Always considered as the sour most sign of the cold war, the Berlin Wall was erected by erstwhile German Democratic Republic in 1961. The wall had managed to completely cut off West Berlin from East Berlin as well as surrounding East Germany. A modern Avatar of the Berlin wall in form of a trench, has come up in Baluchistan province of Pakistan, across its international border with Afghanistan. The 485 mile long trench, reminiscent of the medieval times, has been dug at a cost of US $2.5 Million and was finished on November 16, 2014, along the 2,640-kilometer Durand Line, named for British diplomat Mortimer Durand, who drew the now internationally recognised border in an agreement with Afghan ruler Abdur Raham Khan in 1893. After the British left and India and Pakistan gained independence in 1947, Pakistan has regarded the Durand Line as an official border with Afghanistan, though successive Afghan governments have refused to recognize it.
The massive trench, which looks like a complete eye sour, is about 10 feet wide 8 feet deep. Some sections of the trench have been topped with barbed wire, and more wiring will be installed later. Excavation for the project had began in mid-September 2014. Pakistani troops have started patrolling along the trench. It is a part of Pakistan's strategy to counter terrorism and prevent foreign militants from infiltrating the country via the province
Pakistan's Frontier Corps say that the trench would not only help in effectively controlling the movement of drug and arms and ammunition smugglers, but also will help in stopping the intrusion of terrorists and illegal immigrants. They fear that the arms that are smuggled reach any number of insurgent groups, including the Taliban.
However, there is heavy opposition to the trench from Afghans, who have never really accepted the Durand line as true international boundary. Even the tribal communities that straddle the boundary areas have not accepted it. Afghans feel that this trench is simply to draw a border with Afghanistan and claim our land as their own. They feel that the trench is a latest move in new incarnation of the British era Great Game, in which Pakistan hopes to destabilise its neighbor to extend its regional influence.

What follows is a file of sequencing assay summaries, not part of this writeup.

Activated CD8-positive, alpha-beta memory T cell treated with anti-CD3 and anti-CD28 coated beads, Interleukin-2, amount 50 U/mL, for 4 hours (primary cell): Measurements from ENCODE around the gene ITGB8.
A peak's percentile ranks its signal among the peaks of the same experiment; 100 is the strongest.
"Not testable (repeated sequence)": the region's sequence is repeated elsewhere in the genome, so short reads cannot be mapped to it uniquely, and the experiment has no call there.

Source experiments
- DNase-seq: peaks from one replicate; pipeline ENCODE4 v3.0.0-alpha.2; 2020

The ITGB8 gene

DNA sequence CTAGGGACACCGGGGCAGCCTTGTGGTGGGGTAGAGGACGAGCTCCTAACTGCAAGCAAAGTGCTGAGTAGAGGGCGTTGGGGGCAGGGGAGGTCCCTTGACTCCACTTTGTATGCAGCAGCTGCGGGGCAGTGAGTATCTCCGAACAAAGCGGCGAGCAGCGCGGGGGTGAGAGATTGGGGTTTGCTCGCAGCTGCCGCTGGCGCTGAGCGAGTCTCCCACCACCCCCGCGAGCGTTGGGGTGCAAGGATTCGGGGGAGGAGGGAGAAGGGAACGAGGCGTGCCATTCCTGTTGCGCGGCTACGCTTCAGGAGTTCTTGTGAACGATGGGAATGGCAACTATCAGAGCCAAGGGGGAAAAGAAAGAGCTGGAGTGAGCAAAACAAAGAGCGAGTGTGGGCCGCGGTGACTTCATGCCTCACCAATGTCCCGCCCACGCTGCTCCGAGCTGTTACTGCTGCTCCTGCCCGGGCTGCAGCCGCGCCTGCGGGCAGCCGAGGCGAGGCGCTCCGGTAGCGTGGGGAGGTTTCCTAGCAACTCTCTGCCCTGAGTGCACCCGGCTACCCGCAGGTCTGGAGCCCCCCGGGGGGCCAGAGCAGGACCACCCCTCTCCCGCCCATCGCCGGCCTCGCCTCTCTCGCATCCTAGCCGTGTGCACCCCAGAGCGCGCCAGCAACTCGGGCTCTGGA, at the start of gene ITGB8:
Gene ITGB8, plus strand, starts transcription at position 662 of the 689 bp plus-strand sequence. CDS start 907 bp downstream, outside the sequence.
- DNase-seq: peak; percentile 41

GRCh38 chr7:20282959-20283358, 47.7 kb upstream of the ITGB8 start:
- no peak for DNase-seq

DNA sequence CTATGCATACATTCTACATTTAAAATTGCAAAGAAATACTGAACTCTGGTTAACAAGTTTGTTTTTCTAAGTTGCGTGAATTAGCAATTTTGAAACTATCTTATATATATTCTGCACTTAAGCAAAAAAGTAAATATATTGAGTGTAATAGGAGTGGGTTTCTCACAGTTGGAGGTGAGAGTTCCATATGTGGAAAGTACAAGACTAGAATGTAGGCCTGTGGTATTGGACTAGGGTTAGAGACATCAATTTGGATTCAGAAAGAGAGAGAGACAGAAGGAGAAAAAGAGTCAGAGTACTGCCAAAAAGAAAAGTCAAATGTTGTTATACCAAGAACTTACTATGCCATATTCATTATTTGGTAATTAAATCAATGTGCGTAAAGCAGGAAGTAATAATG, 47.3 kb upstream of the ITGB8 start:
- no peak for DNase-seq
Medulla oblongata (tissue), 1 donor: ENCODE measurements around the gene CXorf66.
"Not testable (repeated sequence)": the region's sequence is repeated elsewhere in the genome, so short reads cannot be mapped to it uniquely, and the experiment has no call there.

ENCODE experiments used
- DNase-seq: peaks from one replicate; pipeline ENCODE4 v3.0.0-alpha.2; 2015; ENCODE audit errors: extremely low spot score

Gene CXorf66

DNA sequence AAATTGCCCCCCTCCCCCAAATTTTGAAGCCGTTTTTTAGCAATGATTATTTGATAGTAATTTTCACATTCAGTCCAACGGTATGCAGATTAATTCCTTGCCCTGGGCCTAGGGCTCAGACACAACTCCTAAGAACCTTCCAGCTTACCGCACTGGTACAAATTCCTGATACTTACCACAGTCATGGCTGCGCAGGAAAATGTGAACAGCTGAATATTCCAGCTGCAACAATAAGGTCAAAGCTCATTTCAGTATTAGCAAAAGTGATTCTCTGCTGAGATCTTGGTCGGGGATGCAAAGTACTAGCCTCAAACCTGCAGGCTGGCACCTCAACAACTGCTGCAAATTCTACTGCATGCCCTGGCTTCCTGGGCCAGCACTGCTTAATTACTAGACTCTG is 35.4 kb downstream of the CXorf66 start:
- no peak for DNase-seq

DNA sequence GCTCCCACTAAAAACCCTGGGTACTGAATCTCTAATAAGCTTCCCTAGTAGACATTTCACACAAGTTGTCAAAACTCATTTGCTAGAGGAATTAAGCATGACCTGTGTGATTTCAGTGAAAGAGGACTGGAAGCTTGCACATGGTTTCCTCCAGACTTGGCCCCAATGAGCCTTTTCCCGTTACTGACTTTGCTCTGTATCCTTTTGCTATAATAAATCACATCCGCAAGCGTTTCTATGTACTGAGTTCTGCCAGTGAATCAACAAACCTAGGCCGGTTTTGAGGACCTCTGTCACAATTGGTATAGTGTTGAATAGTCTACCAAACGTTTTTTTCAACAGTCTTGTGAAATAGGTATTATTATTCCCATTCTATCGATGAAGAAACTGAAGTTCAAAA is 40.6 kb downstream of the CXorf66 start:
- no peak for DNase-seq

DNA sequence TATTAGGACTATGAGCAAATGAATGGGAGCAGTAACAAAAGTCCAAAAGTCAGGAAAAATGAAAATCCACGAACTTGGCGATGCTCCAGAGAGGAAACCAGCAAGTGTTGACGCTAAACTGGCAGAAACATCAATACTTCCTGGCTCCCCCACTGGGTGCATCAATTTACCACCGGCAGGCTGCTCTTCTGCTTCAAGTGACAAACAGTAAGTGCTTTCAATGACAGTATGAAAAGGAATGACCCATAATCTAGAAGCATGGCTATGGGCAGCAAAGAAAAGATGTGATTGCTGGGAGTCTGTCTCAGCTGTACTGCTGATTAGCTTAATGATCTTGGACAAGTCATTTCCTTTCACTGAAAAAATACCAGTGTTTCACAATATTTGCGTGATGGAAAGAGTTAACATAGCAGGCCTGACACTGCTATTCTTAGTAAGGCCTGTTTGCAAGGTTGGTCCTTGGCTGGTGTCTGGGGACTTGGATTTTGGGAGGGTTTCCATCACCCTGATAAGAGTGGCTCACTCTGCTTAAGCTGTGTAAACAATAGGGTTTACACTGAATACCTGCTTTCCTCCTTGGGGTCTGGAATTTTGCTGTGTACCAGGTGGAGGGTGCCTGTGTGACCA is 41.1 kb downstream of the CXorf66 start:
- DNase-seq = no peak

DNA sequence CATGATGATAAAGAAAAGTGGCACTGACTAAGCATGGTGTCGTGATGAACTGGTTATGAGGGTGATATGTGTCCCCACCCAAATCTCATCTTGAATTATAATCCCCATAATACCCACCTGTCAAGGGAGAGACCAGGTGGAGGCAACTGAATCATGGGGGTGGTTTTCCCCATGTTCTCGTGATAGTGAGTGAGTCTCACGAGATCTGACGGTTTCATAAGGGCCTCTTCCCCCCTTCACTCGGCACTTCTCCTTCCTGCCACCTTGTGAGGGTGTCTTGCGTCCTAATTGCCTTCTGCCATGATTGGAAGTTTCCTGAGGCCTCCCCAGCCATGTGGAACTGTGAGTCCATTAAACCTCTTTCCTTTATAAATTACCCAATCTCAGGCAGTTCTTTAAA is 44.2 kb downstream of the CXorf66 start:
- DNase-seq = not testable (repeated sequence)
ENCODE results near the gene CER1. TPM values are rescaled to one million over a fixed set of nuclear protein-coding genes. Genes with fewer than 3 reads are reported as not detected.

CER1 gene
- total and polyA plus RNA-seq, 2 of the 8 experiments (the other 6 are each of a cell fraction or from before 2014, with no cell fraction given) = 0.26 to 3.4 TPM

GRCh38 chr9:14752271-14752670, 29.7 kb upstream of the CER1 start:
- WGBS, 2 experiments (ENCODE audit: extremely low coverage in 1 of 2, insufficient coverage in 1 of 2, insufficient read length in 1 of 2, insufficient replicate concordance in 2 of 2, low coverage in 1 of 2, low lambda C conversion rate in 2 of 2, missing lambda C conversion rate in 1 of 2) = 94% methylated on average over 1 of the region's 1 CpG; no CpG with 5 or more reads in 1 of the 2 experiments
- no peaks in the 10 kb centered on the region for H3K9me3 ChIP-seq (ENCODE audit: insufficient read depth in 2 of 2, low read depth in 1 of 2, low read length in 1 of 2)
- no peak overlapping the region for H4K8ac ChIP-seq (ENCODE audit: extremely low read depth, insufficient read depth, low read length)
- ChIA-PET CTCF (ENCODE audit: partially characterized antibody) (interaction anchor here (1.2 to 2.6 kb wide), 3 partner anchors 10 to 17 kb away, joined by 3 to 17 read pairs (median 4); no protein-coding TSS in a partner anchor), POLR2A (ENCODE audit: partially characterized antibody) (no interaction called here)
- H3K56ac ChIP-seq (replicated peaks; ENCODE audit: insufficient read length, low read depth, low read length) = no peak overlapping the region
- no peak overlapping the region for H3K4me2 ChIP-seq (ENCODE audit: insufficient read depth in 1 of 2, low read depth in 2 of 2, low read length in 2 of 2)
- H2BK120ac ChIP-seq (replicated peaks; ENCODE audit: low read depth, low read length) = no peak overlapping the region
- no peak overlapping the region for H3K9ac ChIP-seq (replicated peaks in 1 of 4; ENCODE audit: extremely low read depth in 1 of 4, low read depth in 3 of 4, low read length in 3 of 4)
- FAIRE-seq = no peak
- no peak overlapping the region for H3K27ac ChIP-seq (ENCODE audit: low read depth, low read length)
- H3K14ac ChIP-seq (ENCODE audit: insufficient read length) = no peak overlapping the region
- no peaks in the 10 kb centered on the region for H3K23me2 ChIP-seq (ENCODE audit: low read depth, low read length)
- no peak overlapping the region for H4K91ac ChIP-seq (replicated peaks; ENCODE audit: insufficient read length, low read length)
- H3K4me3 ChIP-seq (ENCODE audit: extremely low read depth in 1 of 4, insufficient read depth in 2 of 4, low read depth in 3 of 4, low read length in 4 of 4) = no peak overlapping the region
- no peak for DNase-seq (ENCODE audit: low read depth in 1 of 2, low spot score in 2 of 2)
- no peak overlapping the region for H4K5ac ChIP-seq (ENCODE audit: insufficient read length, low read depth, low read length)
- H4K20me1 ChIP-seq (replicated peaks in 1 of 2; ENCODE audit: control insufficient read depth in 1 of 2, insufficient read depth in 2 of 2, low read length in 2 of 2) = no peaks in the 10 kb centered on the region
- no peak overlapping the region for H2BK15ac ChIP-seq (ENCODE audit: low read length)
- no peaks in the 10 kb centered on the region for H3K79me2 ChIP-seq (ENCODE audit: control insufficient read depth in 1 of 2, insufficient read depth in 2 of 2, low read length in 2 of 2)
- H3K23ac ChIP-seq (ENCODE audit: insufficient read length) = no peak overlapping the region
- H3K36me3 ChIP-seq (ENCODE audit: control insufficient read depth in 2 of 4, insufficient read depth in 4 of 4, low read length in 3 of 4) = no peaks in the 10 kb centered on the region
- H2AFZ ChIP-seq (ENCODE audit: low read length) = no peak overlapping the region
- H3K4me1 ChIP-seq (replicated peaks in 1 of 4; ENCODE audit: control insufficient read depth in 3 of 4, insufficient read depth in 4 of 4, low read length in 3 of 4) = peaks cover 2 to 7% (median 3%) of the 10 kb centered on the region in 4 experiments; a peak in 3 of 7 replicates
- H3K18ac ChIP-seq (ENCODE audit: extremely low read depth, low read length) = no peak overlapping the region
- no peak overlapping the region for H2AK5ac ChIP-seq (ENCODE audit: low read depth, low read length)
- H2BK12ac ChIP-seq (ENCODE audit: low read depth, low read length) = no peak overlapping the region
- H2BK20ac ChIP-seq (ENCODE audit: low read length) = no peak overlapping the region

Afghanistan-Baluchistan border has been completely porous with people freely moving across it. They always took the freedom of movement across the Durand Line for granted. Ethnic Pashtuns who live in the area, cross the line without visas, and do not consider the Durand Line an official border. Some of them live on one side of the border, whereas there lands are on the other side of the boundary. The trench has raised the anger of the local residents too. Pashtun populations on both sides of the border worry about the cultural and economic effects the trench will have on their tight-knit communities.
Former Afghan Tribal and Border Affairs Minister Akram Akhbelwak says that Afghans do not see the trench as a counter terrorism measure, but as an affront and feel that it would be never acceptable by the Afghans. He says that the trench and the tribal border are completely illegal. Such actions on the border are creating problems among the tribes and will never be a solution to the problems between the two countries. Local tribal people see the trench as something that is artificial, dividing families and crippling trade besides it is adding to simmering tensions between Afghanistan and Pakistan.
Whatever Pakistani say, the Baluchistan trench is likely to prove as unpopular amongst Afghan Pashtuns as the Berlin wall was with Germans.
12th December 2014